Another way to reduce your chances of being in a dangerous situation is to know your route beforehand to avoid getting lost. Our website has detailed guides on the most popular routes across Cambodia which are worth checking out before you travel.
Safety on the roads
When travelling outside one of the major cities, we recommend sticking to reputable companies. Generally, we recommend taking buses from nationwide carriers like Expreso Bolivariano, Brasilia, Copetran, Berlinas del Fonce, or Rápido Ochoa since they have more reliable and comfortable buses, plus they don’t stop on the side of the road to pick up more passengers.
If you are travelling to small towns, those big companies may not operate there, so you may have to use local smaller companies. This is totally ok but always take buses from main bus stations or authorized bus stops.
Traveling at night
In recent years the situation has improved on the roads and most of the main roads between most cities are no longer considered dangerous. Thanks to the improved situation, overnight buses have now become a popular choice of travel across Colombia.
Still, we recommend taking buses which arrive during the day, to avoid situations like walking alone at night with all your luggage.
Bogotá is a huge city and like any other big city in the world, it has some nice areas and others that you definitely want to avoid. Locals agree that the northern and central neighbourhoods are safer and the best places to stay. Usaquen, Zona Rosa and Chapinero are good starting points.
On the other side, the southern areas of the city have a rather bad reputation and are probably best avoided. A shortlist of neighbourhoods to avoid includes Bosa, Ciudad Bolivar, Tunal, Usme and Fontibon, but luckily no big attractions can be found there.
Downtown or ‘El Centro’ has a mix of both safe and unsafe places. As a general rule stick to the main streets and avoid those that look sketchy. In recent years new buildings and infrastructure are under construction, resulting in an increasing flow of people and safer conditions.
The old town, also known as La Candelaria in general, is a safe neighbourhood where most backpacker hostels are located. However, it tends to get pretty deserted at night, so it’s better to avoid walking alone after nightfall.
That’s not to forget the great parts of Bogota. The city is very active during the day, with many stores and businesses being open between 9 am and 6 pm so that tends to be the best time to wander around in most areas. As for the night, avoid lonely places and prefer riding taxis booked over the phone.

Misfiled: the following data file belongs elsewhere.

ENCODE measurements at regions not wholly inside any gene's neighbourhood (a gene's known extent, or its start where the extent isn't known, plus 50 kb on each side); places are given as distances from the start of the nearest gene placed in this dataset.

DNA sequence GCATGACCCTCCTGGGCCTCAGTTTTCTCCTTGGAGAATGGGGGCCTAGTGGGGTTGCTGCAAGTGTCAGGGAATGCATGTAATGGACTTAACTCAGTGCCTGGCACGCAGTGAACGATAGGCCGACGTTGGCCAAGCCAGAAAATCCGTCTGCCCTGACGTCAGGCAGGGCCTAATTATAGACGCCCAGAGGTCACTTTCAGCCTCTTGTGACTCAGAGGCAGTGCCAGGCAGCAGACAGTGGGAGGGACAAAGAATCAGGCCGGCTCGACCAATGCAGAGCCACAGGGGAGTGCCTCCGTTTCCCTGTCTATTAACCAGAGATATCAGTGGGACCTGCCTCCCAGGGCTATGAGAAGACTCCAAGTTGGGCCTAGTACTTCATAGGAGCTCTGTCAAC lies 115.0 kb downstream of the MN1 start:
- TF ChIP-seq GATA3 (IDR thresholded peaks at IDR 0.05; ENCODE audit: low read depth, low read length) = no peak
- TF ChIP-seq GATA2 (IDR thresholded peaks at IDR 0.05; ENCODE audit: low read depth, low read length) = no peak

If you want to move around like a true local, you can ride the buses from Transmilenio that run throughout the city, but watch out for pickpockets and exercise extra precautions, especially during rush hours.
Medellin is the second biggest city in Colombia and is home to many cultural activities, great entertainment and interesting architecture.
The city has now escaped from its history of drug lords and cartel terror. Nowadays it’s considered an example of improvement and social innovation in Latin America, meaning it’s safe for visitors. Although, like any big city, it’s not completely free from trouble.
Visitors to the city often prefer to stay in El Poblado because it’s largely considered safe and has a lot to offer for tourists. Also, Laureles and Envigado stand as safe areas away from downtown to stay and enjoy. On the other hand, keep in mind the advice from locals who say that when night falls that you should stay outside of downtown (known as La Candelaria) and Belen areas, especially as they get quite empty after 6 pm.
As for the impoverished neighbourhoods in the mountains, like Comuna 13, it’s better to stay close to the access points (like the electric stairs or the Metrocable stations) and away from empty alleys. Taking a tour is probably a good idea if you want to adventure into these neighbourhoods, especially because they are often run by locals.
Cartagena is one of the top destinations for tourists in Colombia and there is a big probability that you have included it in your travel plans, desperate not to miss the amazing beaches on the surrounding islands.
In general, safety in Cartagena is very good as we already said earlier. Still, always be aware of your surroundings and use common sense at all times. Wandering away from the touristy zones is something you want to avoid.